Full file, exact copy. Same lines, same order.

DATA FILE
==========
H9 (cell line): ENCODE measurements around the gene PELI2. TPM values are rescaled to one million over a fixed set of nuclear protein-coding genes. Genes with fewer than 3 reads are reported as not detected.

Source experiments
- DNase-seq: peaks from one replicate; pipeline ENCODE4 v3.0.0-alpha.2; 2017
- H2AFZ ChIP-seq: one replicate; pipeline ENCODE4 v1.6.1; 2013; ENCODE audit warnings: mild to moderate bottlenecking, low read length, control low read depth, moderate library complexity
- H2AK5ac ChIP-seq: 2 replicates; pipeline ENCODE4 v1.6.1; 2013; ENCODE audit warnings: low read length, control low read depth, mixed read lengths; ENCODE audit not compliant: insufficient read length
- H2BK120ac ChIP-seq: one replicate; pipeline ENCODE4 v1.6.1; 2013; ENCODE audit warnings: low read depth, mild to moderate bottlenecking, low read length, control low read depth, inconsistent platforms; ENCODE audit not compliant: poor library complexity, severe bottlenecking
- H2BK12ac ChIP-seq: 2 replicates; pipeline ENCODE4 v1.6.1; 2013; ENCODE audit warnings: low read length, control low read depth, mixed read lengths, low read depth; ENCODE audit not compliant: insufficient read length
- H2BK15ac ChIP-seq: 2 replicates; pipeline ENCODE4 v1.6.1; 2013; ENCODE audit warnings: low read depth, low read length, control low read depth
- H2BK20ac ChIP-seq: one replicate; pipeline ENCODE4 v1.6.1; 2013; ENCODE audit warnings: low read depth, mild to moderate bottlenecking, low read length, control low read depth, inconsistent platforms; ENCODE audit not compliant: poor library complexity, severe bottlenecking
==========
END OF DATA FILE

H9 (cell line): ENCODE measurements around the gene PELI2. TPM values are rescaled to one million over a fixed set of nuclear protein-coding genes. Genes with fewer than 3 reads are reported as not detected.

Source experiments
- DNase-seq: peaks from one replicate; pipeline ENCODE4 v3.0.0-alpha.2; 2017
- H2AFZ ChIP-seq: one replicate; pipeline ENCODE4 v1.6.1; 2013; ENCODE audit warnings: mild to moderate bottlenecking, low read length, control low read depth, moderate library complexity
- H2AK5ac ChIP-seq: 2 replicates; pipeline ENCODE4 v1.6.1; 2013; ENCODE audit warnings: low read length, control low read depth, mixed read lengths; ENCODE audit not compliant: insufficient read length
- H2BK120ac ChIP-seq: one replicate; pipeline ENCODE4 v1.6.1; 2013; ENCODE audit warnings: low read depth, mild to moderate bottlenecking, low read length, control low read depth, inconsistent platforms; ENCODE audit not compliant: poor library complexity, severe bottlenecking
- H2BK12ac ChIP-seq: 2 replicates; pipeline ENCODE4 v1.6.1; 2013; ENCODE audit warnings: low read length, control low read depth, mixed read lengths, low read depth; ENCODE audit not compliant: insufficient read length
- H2BK15ac ChIP-seq: 2 replicates; pipeline ENCODE4 v1.6.1; 2013; ENCODE audit warnings: low read depth, low read length, control low read depth
- H2BK20ac ChIP-seq: one replicate; pipeline ENCODE4 v1.6.1; 2013; ENCODE audit warnings: low read depth, mild to moderate bottlenecking, low read length, control low read depth, inconsistent platforms; ENCODE audit not compliant: poor library complexity, severe bottlenecking